Cerebral hemorrhage: If a vessel in the head ruptures, for example due to high blood pressure or arteriosclerosis, it can lead to unbearable headaches, nervous deficits and impaired consciousness. Nausea and vomiting are also possible. An emergency doctor must be alerted immediately.

Neuroborreliosis: Ticks can transmit pathogens that also endanger the nervous system. If neuroborreliosis occurs, this can also be noticeable in the form of nausea and vomiting.

Head injuries: Accidents can lead to bruises and traumatic brain injuries. Both can cause side effects such as nausea and vomiting.

Stroke: Sudden headache, along with nausea and vomiting, and paralysis, can indicate a stroke. Now, help is needed quickly in order to avoid long-term effects.

Sunstroke: Anyone who has spent too much time in the blazing sun can suffer sunstroke. Then headaches, nausea and vomiting become noticeable.

Inflammation of the brain or meninges: Clouding of consciousness, nausea, vomiting and headaches are alarm signals. After all, it can be caused by inflammation in the brain. A stiff, painful neck is also often described. Quick help is also advisable here.

Brain tumor: Nausea, preferably in the morning, as well as vomiting with persistent headaches or failure symptoms can be indicators of a brain tumor.

5. Cause of nausea: kidneys

Nausea can also indicate a kidney problem. In fact, the organs are very sensitive to internal and external influences.

Renal colic: In the event of nausea, vomiting and very severe pain that radiates into the back, the doctor should be informed immediately.

Renal pelvic inflammation: Nausea can occur if there is an acute inflammation of the kidney pelvis. In addition, there are fever, chills and problems urinating.

Addison's disease: If the adrenal cortex is dysfunctional, it can indicate Addison's disease. The fact that little or no hormones are produced by the adrenal cortex can lead to nausea, weight loss and general weakness, among other things.

6. Cause of nausea: genital organs

Genital organs rarely come to mind when it comes to diarrhea and vomiting or nausea. In fact, some things can go wrong in the area of ​​the sexual organs in men and women, which then causes the symptoms.

Ovarian cyst (twisted): Hormonal changes can cause ovarian cysts. This is usually nothing to worry about as they often go away on their own. In rare cases, the ovarian cyst can turn around its stem and cause unpleasant symptoms such as nausea and the like.

Testicular twist: Unusual rotation can also occur in the testicle area. If the testicle rotates on its own axis, not only do you experience severe pain, but often nausea as well.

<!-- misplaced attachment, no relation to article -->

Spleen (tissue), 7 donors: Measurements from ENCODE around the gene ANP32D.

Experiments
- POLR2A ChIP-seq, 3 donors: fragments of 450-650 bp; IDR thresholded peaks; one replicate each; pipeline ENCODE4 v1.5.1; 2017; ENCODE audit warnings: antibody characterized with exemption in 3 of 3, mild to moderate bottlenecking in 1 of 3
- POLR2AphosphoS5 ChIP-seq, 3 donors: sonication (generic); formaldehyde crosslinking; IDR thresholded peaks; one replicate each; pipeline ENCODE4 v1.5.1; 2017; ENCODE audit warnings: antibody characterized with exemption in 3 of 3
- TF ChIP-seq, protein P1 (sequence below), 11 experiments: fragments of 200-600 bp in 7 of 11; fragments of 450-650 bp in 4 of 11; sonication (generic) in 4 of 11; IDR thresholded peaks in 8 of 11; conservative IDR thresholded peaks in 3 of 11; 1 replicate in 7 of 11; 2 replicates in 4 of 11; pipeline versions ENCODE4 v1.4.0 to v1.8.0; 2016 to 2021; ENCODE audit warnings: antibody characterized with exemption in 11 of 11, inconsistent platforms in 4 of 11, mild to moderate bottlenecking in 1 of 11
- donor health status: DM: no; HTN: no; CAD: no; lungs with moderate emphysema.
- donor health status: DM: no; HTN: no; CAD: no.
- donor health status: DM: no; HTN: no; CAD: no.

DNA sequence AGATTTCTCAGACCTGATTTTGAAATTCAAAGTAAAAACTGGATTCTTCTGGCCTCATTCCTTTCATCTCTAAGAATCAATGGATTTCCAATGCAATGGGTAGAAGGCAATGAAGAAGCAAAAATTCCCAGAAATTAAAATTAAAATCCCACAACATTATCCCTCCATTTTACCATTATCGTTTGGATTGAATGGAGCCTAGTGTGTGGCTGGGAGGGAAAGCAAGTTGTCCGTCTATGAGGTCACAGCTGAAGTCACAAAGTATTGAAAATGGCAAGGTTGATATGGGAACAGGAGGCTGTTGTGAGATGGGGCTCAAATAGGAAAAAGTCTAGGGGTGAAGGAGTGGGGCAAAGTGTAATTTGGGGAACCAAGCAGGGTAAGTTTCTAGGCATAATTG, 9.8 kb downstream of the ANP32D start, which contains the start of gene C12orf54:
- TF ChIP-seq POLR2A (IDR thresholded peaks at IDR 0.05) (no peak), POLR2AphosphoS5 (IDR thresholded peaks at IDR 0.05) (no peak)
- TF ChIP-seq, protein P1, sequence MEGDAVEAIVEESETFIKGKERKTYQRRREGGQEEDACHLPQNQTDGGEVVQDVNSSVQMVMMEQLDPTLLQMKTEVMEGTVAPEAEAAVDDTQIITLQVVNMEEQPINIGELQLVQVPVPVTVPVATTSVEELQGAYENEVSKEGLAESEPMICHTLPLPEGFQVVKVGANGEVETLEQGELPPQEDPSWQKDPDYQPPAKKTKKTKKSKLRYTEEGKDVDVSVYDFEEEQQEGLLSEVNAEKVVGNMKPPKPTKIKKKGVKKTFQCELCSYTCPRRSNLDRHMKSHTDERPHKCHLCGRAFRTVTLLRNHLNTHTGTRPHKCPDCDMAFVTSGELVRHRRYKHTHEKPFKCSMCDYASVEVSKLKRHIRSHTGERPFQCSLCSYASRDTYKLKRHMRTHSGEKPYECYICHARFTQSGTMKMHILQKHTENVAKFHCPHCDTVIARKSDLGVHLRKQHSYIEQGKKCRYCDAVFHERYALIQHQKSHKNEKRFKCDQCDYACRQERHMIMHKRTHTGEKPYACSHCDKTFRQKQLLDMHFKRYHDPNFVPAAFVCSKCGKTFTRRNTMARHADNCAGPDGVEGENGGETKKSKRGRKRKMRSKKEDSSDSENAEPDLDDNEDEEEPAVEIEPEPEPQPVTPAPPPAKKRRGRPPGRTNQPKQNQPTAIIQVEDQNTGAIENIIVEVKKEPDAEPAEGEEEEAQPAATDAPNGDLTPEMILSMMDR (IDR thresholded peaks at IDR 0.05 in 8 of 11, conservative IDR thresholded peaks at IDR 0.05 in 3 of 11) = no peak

7. Cause of nausea: eyes and ears

With regard to the eyes and ears, nausea is mainly associated with boat trips. Sensitive people even react to bus and car journeys. But there is more that can disturb inner peace.

Glaucoma attack: Glaucoma, also known as glaucoma, is not uncommon. If there is an acute attack of glaucoma, pain in the forehead and eyes becomes noticeable. Blurred vision and nausea are also typical. If you have a glaucoma attack, you should see a doctor as soon as possible.

Meniere's disease: This is a disease affecting the inner ear. Those affected are tormented by dizzy spells that can be accompanied by nausea. Noises in the ears or reduced hearing performance are also possible.

8. Nausea: Pregnancy as a common trigger

Nausea and pregnancy are anything but a rare combination. In fact, pregnancy nausea occurs in 50 to 80% of women. Many pregnant women struggle with nausea, especially in the morning and early in pregnancy.1 A sudden strong aversion to selected foods is also possible. Even if the quality of life is impaired, nausea and vomiting during pregnancy are not pathological. Usually the unpleasant symptoms go away when the early pregnancy is over.
In rare cases (0.3 to 3% of all pregnant women) there is severe vomiting and nausea in early pregnancy (> 10x / day), which doctors refer to as "hyperemesis gravidarum". Those affected have to vomit several times a day and night, even on an empty stomach, and as a result can lose weight and develop electrolyte disorders. Affected women who are powerless and have lost significant weight should not hesitate to contact their doctor.3
The good news is that nausea and vomiting almost always go away as the pregnancy progresses. Nausea during pregnancy is usually no longer an issue from the 14th week of pregnancy.

Good to know!
Anyone who is accompanied by nausea during pregnancy should ensure that they consume sufficient food. A piece of bread on the bedside table can dispel the morning discomfort.

Other causes of nausea

Fear, disgust, pain, and excitement - these are all feelings that can make you feel sick. Nausea and vomiting often occur even after an operation with anesthesia, making these the most important post-operative side effects. Sometimes nausea including watery diarrhea without severe vomiting can also be attributed to medication.